1 Corinthians 12: 21-23

There’s a famous quote attributed to Albert Einstein: “Everybody is a genius. But if you judge a fish by its ability to climb a tree, it will live its whole live believing that it is stupid.” Our society looks through a skewed lens when it comes to achievement, success and importance. It focusses on money and material wealth; it prefers the ‘hustle’ over the slow-burn. I think it can be particularly evident in education, where unfortunately we sometimes see importance on academic achievement placed above character and holistic well-being. While it’s right and wonderful that we celebrate children who do well in tests and tasks, my heart aches for the child who always tries their best but is never the best. The young person whose passion for music flourishes under a pair of headphones, but who feels anxious at the sight of a music theory exam page. The child whose attendance grade is low because of moves, meetings, changes of plans or difficult days. The child who, because of what they’ve experienced, doesn’t yet feel safe in a classroom and therefore cannot learn.

We, the body, need one another. Yet there are so many individuals, groups and communities who all-too-often are at the receiving end of dismissal and dishonour.

Bound by our presumptions of what is good, what is needed; I wonder what we’re missing? I wonder what gifts, stories, passions and relationships exist in our communities but are overlooked in our narrow pursuit of what is important? I wonder how much fuller an experience of life ‘together’ we could have if we invested deeper in seeing, listening, valuing and celebrating those faces, voices and ideas? I wonder what of God’s character are we yet to discover as we see His likeness reflected in others around us?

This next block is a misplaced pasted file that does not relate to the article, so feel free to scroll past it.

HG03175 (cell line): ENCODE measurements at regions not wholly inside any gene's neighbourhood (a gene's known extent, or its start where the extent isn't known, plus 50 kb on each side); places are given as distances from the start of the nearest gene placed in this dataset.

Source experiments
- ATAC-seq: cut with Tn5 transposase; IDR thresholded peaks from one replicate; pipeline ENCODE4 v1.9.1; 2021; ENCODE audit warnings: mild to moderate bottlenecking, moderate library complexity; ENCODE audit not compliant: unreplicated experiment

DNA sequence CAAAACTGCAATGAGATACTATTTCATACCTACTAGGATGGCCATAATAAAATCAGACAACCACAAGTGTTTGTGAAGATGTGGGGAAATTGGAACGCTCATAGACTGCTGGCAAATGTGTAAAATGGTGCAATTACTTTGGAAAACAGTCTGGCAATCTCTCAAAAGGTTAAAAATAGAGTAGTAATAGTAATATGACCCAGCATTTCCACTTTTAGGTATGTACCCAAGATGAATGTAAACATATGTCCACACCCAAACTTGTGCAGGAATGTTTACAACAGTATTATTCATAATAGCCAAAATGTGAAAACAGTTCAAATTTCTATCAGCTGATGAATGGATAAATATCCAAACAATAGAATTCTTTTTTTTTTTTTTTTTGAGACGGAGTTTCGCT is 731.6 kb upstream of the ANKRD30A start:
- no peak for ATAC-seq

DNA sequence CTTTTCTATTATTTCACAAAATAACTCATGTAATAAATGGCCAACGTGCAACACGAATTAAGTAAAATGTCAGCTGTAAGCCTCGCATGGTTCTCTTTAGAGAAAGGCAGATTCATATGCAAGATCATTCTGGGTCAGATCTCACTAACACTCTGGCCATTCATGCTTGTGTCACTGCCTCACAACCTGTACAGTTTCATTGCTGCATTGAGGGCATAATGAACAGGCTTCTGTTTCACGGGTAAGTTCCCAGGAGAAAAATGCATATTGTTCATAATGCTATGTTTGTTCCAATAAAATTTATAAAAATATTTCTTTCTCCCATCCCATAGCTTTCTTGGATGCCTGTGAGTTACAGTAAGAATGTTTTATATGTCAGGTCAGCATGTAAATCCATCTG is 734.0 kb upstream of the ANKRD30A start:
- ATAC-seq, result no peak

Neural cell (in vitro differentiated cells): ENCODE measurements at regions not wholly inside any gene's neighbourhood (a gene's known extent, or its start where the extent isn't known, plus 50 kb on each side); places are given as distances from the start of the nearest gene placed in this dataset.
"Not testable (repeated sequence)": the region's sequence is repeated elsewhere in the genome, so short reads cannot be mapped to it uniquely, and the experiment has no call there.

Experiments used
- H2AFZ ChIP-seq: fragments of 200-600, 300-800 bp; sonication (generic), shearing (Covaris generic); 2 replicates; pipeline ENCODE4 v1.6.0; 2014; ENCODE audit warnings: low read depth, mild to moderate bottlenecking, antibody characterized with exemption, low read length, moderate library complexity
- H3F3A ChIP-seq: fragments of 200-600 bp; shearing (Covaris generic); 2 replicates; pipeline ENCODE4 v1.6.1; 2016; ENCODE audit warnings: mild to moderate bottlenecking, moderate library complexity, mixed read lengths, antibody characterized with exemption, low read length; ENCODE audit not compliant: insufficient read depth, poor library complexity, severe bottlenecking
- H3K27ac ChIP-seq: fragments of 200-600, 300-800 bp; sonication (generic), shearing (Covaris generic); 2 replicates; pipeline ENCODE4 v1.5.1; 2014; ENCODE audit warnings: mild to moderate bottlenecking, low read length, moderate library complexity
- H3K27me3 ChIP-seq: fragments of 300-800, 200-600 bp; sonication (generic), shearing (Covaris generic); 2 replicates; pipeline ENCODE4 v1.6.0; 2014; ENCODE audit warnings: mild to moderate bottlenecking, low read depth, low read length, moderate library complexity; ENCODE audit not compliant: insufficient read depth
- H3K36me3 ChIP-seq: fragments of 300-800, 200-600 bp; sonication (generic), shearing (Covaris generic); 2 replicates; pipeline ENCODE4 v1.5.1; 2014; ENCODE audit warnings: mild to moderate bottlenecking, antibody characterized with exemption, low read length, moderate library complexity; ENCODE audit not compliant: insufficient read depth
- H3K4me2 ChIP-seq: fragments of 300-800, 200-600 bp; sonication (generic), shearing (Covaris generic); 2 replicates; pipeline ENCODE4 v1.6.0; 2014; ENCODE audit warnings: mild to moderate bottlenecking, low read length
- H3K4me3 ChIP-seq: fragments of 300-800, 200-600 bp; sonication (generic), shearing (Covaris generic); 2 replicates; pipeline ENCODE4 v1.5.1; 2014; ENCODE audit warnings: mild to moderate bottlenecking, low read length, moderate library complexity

We often pray, ‘Your kingdom come, and Your will be done.’ What if the kingdom is a place where those parts of the body all-too-often viewed as weaker are cherished as indispensable and treated with honour? What if ushering in God’s kingdom on earth means a shift in how we measure success, ability and importance, and a search for glimpses of the image of God in those we encounter?

…But God has put the body together, giving greater honour to the parts that lacked it, so that there should be no division in the body, but that its parts should have equal concern for each other. If one part suffers, every part suffers with it; if one part is honoured, every part rejoices with it.

1 Corinthians 12: 24-26

Body parts don’t work in isolation. They work together and depend on one another to function. If something isn’t right somewhere, the rest of the body will soon know about it.

Think of your own; if part of it is hurting or injured, you have two options. You can look away, pretend it’s not happening and push through the pain in an effort to continue with normality, or you can direct your attention and your resources towards it, taking pressure off, allowing pain to ease, symptoms to alleviate.

The former might seem more convenient, allowing us to get on with things as they are, but it’s not sustainable. The latter takes time, it takes effort, it takes changing plans and sometimes sacrifice, but healing can’t really happen any other way.

Every 15 minutes in the UK, a child will come into care. A significant number of those in need of a safe and loving foster family experience three or more moves each year. Black children wait longer for adoption than other children and are least likely to ever get adopted. Care leavers make up 25% of the homeless population.

The word ‘compassion’ has Latin roots, literally meaning ‘co-suffering.’ As much as it might be easier or more comfortable or convenient to ignore what’s happening in our society – these children and young people are part of us. How will we choose to respond?

1. But in fact God has placed the parts in the body, every one of them, just as he wanted them to be. If they were all one part, where would the body be?

Thank God for the beauty that exists in community as we each bring our own unique qualities, gifts and stories. Give thanks for the fact that each one of us has something to offer to welcome and support care-experienced children.